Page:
Miss Julie

August Strindberg, translated by Kenneth McLeish
Rose, Kingston upon Thames

Production photo

Back in 2006, Rachel Pickup was no doubt cast for her slender beauty as Helen in Peter Stein’s RSC Troilus and Cressida and again, more recently, in The 39 Steps at the Criterion. But she now makes a bid for theatrical stardom with her grace coupled with versatility, playing the leading roles in both Peter Hall’s staging of Bedroom Farce and this revival by Stephen Unwin of Strindberg’s greatest hit.

These two plays run in repertory until 28th November in the Rose Theatre’s “Behind Closed Doors” season, one taking place in three suburban boudoirs, while the Strindberg is set in a below-stairs kitchen backed by a forest of sky-high pine tree-trunks, several pieces of solid wooden furniture downstage to delineate the playing area.

Lucy Briers’ Christine opens the play with a live cookery demonstration as she prepares an evening meal for Daniel Betts’ ambitious, cocksure Jean, his lordship’s obedient steward, who also happens to be betrothed to Christine.

But into this arena steps Miss Julie, not the usual dominatrix with a riding crop and leather boots , but a radiant young aristocrat looking for a bit of midsummer rough with her father’s personal manservant, dressed to kill in a long dress, her embraceable waist emphasised by a decorative, close-hugging corset, her blonde hair piled high.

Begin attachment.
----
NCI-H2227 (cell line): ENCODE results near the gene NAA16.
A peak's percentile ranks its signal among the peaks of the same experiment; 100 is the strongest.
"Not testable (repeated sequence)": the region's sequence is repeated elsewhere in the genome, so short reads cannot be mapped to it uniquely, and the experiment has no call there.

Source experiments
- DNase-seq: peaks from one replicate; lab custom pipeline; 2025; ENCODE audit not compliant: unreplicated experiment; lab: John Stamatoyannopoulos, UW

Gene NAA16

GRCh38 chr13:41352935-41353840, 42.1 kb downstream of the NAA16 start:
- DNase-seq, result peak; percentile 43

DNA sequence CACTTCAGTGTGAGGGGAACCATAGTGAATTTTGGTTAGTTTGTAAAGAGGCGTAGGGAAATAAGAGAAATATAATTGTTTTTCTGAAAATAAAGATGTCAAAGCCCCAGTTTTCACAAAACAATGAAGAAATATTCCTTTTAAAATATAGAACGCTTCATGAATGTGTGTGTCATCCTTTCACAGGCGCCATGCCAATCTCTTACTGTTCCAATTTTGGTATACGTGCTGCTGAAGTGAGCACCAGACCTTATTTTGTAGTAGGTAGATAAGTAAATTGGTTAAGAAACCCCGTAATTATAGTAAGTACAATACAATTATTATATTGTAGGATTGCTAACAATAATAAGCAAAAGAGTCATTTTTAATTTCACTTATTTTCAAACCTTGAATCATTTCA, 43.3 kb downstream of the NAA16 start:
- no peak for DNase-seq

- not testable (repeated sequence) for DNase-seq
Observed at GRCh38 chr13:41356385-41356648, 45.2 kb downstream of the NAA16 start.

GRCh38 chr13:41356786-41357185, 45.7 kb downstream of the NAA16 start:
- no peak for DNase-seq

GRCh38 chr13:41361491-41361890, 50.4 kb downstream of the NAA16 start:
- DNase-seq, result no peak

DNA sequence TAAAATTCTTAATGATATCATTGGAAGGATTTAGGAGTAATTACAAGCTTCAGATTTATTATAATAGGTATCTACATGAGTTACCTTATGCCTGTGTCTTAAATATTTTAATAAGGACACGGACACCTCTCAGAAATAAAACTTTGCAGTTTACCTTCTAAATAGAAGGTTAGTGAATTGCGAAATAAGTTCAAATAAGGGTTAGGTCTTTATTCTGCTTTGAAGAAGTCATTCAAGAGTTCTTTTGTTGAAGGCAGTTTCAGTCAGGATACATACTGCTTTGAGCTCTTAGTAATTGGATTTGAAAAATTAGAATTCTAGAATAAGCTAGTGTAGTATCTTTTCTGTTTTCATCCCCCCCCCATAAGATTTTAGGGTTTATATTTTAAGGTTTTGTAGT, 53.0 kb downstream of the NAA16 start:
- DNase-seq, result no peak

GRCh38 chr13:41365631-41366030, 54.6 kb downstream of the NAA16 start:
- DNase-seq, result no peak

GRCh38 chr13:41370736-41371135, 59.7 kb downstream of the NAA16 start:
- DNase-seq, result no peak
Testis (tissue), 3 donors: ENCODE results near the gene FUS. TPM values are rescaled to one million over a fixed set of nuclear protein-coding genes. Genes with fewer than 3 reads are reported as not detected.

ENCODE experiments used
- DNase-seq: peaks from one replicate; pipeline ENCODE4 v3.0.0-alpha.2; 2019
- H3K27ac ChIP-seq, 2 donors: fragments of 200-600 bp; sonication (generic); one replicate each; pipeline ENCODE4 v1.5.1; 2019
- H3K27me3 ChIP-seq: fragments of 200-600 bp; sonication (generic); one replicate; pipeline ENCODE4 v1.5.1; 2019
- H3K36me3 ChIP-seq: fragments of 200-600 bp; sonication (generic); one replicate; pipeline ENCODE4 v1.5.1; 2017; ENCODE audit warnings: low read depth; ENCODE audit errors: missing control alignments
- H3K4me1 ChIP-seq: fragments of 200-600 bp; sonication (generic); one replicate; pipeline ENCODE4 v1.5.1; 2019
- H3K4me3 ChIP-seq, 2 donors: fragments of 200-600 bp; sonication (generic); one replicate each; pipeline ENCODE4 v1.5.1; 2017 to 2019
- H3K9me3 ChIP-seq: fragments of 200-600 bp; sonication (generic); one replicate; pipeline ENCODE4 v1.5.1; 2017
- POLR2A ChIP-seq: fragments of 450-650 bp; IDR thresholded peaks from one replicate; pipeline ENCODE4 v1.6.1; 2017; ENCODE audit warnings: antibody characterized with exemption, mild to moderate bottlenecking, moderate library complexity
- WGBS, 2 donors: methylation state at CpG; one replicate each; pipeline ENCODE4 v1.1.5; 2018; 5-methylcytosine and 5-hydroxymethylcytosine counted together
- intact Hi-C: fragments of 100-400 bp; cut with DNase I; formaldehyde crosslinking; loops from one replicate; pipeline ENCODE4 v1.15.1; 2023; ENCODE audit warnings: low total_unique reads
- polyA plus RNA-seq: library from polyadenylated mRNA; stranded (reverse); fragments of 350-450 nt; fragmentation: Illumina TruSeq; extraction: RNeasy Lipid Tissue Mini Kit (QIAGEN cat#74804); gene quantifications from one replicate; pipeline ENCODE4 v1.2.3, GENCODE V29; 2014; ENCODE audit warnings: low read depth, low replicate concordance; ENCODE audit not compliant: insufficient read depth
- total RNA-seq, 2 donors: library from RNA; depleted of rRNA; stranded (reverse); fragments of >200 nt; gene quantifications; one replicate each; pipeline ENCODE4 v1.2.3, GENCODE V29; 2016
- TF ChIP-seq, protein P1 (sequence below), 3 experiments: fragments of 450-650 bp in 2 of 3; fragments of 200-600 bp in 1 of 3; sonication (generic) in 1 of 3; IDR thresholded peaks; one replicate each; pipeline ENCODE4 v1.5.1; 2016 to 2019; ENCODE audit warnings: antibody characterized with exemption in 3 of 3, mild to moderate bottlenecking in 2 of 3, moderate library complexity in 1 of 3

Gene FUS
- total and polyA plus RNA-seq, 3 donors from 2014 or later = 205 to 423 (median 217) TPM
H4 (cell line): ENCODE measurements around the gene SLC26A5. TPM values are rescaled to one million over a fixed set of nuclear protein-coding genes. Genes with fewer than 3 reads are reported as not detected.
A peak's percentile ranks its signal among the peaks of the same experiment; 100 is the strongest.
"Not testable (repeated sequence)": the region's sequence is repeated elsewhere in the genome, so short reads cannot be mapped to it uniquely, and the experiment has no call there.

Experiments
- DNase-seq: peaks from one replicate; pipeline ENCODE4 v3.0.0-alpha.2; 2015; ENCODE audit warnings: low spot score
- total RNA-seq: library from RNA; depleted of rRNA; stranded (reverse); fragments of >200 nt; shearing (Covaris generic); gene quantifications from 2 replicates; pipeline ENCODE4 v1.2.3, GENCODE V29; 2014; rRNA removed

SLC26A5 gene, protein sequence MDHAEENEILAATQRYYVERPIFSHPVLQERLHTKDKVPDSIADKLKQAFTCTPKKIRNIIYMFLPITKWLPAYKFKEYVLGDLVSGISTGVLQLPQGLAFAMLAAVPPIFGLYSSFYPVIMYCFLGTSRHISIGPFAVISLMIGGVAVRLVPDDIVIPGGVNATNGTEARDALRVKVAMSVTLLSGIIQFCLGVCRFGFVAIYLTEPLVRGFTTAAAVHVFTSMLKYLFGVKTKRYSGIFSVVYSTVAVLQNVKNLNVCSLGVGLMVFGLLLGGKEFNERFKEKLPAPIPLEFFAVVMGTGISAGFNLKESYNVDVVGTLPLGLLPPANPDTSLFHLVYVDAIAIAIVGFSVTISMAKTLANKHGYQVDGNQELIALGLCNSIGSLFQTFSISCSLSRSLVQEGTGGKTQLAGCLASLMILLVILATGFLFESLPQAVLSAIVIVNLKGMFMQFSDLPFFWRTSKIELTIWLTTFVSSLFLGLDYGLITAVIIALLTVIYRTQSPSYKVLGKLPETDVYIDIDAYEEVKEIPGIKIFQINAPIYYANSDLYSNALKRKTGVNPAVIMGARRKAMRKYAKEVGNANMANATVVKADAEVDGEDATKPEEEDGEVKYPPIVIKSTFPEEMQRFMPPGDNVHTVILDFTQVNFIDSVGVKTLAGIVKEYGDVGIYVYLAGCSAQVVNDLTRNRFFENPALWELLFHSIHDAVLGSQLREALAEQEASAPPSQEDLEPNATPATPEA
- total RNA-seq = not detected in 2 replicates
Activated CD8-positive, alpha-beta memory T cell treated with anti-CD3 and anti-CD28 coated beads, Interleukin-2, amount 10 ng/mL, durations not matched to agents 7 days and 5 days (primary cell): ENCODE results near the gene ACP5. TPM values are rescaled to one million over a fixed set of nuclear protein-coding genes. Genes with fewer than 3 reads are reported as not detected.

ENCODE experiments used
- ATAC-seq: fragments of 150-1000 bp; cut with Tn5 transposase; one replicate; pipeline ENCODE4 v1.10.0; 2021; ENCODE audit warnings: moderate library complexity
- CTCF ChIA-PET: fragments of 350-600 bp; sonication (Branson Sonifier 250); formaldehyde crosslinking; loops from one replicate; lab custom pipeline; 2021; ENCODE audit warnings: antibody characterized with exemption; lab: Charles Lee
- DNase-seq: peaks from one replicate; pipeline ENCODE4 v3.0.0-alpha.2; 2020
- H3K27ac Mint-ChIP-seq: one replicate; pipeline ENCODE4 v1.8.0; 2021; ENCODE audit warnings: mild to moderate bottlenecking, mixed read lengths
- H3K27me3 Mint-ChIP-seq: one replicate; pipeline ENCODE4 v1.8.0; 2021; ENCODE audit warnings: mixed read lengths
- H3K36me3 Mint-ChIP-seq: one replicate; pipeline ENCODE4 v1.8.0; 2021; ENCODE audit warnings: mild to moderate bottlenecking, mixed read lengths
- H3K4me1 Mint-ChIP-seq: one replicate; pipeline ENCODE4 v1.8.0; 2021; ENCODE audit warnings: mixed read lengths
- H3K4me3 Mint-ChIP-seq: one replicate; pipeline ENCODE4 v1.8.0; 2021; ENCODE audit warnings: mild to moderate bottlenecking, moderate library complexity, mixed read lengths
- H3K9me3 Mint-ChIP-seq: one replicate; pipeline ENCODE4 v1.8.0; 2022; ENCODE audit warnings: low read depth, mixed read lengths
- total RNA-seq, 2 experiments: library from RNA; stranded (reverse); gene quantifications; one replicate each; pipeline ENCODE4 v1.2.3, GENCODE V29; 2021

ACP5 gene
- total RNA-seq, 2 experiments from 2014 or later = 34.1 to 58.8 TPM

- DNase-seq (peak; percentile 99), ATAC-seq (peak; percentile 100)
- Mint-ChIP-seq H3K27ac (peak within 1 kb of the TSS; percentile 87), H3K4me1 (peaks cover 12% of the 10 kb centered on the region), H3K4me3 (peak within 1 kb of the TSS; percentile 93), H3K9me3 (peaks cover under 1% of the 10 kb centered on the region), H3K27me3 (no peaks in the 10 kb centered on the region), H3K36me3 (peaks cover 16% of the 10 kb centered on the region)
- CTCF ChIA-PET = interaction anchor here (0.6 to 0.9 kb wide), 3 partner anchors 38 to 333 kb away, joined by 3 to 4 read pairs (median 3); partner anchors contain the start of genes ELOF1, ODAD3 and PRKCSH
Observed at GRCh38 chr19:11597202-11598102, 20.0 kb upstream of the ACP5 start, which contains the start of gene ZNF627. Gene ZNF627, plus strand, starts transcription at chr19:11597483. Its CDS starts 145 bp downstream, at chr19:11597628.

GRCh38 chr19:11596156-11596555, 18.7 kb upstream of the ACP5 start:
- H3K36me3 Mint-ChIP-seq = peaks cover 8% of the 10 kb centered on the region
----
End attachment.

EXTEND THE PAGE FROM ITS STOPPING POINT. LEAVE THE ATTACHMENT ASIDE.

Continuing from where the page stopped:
With a combination of Julie’s dazzling display of feminine self assurance and Jean’s readiness to oblige, the seduction is both powerfully erotic and almost mutual, starting with a snatched kiss and slapped face, followed by nose to nose, thigh to thigh intimacy before the inevitable sexual encounter takes place on Jean’s nearby bed.

But once the deed has been done and virginity lost forever, this bold, sexy young woman becomes a terrified teenager reduced to craven submission and to an inevitable course of events, briefly brightening with schoolgirl enthusiasm as she dreams of becoming a famous hostess to Jean’s Swiss lakeside hotelier, while offering the luckless Christine a job as their cook and maid-of-all-work.

Jean’s cool but savage beheading of Julie’s pet finch is given full visceral horror on a butchers’ chopping block, while Christine obediently mops up the blood. But in this version of events we are happily spared the fatal climax with Jean’s cut-throat razor, which here takes place offstage. But an exciting switchback of emotions makes Miss Pickup’s performance in the title role the most compelling I can recall, making it worth crossing London to see this theatre star in the making.

Reviewer: John Thaxter

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